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(en) US, RALEIGH, NC., Media*, G-8 rally brings free market

From Worker <a-infos-en@ainfos.ca>
Date Sun, 13 Jun 2004 23:53:35 +0200 (CEST)

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State and local police were out in force Saturday
near the state government complex, which was closed in
anticipation of any disruptive protest from the anarchists who
were in Georgia last week protesting the G-8 Summit.
What really happened, however, was a small, peaceful "free market" at
the Children's Garden near the intersection of Lane and Wilmington streets.
"Obviously, with the G-8 Summit as the backdrop, everyone had
to prepare for a full range of possibilities," said Jim Sughrue, a
spokesman with the Raleigh Police Department, which assisted the State
Capitol Police and the state Highway Patrol during the rally.

State Capitol Police Chief Scott Hunter described the police
presence as "a normal response."

"Anything we do depends on the nature of the rally," said Hunter,
who added that though the economic summit in Georgia was a
concern, he did not think rally organizers in Raleigh were "closely
connected" to the G-8 protesters.

About 200 people gathered at the garden for what was billed as
the "Really Really Free Market." Dubbed by organizers as a
festival, the event started at 10 a.m. and ended at 6 p.m.,
according to a permit issued to the group by the N.C. Dept. of

The purpose of the gathering, timed to coincide with the G-8
Summit, was to present people with "an economic alternative" to
the global corporate structure, said UNC-Chapel Hill student
Nick Shepard.

"We wanted to show that we can meet the needs of the people,"
Shepard said. "We want to show that we can work together and
build something better, right here today."

The gathering took on the trappings of an ultra-cool yard sale as
the rallygoers spread blankets on the lawn and carefully laid out
clothing, household items and buckets filled with wildflowers
across the lawn.

But there was one important stipulation: no buying or trading.
Everything was free, including the food that several homeless
men ambled over to enjoy and the live bluegrass music that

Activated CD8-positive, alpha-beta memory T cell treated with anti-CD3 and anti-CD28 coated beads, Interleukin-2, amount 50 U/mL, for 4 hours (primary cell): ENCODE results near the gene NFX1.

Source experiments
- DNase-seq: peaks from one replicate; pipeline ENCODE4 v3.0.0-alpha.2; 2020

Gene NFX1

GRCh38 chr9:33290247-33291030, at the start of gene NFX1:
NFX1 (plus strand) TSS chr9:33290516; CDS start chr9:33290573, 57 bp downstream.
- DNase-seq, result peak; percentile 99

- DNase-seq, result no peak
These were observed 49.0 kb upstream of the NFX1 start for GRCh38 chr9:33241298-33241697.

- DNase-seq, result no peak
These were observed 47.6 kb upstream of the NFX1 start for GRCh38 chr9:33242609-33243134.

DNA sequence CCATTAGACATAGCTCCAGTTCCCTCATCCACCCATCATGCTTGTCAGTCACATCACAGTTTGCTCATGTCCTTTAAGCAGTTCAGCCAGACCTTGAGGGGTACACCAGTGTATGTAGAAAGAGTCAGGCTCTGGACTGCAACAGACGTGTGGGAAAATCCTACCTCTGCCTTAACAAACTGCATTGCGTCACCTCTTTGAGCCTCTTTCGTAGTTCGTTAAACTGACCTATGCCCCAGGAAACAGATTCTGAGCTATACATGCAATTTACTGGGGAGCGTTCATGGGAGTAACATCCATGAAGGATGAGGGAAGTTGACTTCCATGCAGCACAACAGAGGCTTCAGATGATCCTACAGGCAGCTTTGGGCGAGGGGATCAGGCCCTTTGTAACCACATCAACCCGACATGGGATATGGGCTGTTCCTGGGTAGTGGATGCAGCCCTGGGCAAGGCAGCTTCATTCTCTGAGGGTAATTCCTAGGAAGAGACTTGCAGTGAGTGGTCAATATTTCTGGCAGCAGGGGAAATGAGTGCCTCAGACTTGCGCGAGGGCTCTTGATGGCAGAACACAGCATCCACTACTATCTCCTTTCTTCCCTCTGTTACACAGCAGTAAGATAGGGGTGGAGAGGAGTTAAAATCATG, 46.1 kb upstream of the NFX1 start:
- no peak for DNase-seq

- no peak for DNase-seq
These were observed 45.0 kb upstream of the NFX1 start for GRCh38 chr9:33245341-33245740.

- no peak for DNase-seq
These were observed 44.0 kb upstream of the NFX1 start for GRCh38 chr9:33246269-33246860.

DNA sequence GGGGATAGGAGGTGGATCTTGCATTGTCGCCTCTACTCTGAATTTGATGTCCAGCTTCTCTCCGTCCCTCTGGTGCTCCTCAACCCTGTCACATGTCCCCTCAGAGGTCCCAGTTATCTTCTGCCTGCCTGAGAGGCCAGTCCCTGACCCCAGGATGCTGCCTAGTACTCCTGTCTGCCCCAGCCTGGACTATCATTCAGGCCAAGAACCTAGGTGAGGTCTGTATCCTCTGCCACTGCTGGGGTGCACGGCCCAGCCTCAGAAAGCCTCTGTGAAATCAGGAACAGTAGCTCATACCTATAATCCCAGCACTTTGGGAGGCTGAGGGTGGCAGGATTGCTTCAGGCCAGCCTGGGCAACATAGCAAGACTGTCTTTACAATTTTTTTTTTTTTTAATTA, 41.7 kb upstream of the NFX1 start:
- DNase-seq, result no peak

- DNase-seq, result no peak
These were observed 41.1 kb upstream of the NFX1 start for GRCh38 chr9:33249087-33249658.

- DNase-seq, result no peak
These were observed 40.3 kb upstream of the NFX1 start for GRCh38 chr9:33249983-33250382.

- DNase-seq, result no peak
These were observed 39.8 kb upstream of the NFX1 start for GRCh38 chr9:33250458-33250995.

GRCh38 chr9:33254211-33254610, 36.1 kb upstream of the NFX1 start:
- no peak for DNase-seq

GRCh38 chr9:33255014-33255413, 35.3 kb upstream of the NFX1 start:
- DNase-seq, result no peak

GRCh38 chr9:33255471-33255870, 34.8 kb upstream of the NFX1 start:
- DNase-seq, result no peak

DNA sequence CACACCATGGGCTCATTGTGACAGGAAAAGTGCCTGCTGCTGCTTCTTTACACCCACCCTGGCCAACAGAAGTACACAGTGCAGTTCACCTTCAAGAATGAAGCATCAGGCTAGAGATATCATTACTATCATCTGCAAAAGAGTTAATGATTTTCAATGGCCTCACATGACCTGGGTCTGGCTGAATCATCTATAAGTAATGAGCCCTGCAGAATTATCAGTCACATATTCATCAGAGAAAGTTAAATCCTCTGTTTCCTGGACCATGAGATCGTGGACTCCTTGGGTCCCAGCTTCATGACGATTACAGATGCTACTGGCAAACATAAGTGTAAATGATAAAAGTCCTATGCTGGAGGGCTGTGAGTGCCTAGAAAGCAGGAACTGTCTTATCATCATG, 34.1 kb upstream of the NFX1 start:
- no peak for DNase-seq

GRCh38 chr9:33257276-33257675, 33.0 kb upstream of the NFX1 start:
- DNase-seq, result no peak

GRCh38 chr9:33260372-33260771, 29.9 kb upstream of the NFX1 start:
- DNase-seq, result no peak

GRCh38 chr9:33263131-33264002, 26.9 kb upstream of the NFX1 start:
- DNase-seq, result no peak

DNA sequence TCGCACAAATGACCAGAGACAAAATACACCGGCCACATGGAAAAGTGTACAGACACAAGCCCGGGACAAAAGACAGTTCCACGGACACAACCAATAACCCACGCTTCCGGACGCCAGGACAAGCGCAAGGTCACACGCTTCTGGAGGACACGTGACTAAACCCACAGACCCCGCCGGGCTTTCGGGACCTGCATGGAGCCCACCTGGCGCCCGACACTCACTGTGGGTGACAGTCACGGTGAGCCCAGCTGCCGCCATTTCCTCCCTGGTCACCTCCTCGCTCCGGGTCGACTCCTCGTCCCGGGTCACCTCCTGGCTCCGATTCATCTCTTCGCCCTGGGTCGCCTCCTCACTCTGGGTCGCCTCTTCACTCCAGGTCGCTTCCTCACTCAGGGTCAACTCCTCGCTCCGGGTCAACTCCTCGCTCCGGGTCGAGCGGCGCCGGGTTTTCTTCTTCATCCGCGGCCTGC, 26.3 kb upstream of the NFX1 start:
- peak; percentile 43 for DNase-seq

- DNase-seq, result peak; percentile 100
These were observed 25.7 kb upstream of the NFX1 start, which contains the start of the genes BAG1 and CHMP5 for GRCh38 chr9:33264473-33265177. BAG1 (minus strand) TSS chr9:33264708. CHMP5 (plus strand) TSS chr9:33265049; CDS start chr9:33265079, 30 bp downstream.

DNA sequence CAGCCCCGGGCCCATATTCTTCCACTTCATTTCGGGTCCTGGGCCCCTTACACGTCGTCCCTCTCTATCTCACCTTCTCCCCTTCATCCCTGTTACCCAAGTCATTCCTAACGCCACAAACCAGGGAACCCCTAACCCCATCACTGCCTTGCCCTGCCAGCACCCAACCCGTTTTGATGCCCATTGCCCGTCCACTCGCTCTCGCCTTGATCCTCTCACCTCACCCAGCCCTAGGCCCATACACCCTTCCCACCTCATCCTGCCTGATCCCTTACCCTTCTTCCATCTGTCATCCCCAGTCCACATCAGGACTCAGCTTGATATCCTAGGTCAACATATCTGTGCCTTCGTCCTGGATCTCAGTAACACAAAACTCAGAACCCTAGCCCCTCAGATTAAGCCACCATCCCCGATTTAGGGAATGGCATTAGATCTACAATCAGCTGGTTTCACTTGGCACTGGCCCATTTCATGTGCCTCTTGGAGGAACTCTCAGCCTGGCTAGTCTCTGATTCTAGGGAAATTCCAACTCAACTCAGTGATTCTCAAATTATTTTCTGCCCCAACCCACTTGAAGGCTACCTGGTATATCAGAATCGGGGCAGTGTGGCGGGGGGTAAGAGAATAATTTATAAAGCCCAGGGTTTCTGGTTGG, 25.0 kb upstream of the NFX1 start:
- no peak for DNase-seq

prompted a group of protesters to start square dancing after
merrily dancing around a tree.

"Everything has to be free so that no one would be excluded,"
said Liz Holloway, a Washington, D.C., native now living in
Raleigh and one of the organizers of the benign protest and

That did not stop law enforcement from being vigilant and on the
lookout for potentially unlawful activities. The bluegrass fiddler
and banjo player earnestly competed with the roar of what
rallygoers thought was a law enforcement helicopter that hovered

Authorities closed down several buildings normally open
Saturday, including the visitor's center, the Capitol and the
Governor's Mansion.

"The decision to close the buildings was the decision of each
building coordinator," Hunter said.

The perceived police overkill frightened Shepard, who was one of
the free market organizers. He was also among the participants
who complained about being followed by law enforcement
snapping their pictures from unmarked vehicles.

"I showed up around here at noon, and two police offices on bikes
rode up to me and asked me why was I here," Shepard said.
"They followed me awhile, and then two men in an unmarked
white pickup truck filmed me on a camcorder. To be honest, I
was scared."

No arrests were reported as a result of the gathering, Hunter said.

"The main reason I came out was to check out the police," said
Bryan Proffitt of Raleigh, who had just returned from the G-8
Summit and described a "massive" law enforcement presence
there. "I'm getting increasingly concerned about our civil
liberties," he said. "They're not playing."

Link: http://www.ncveg.com

* From the call issued in May to the people returning from
the G8 at Georgia.
(en) US, Really, Really Free Market in Raleigh, NC June 12
"Because “free trade” is a contradiction in terms Because
no one should have to do without food, shelter, entertainment,
and community Because life should be a picnic, but it only will

What: The Really REALLY Free Market Where: Chavis Park,
505 Martin Luther King Jr. Blvd., Raleigh When: Noon,
Saturday, June 12"

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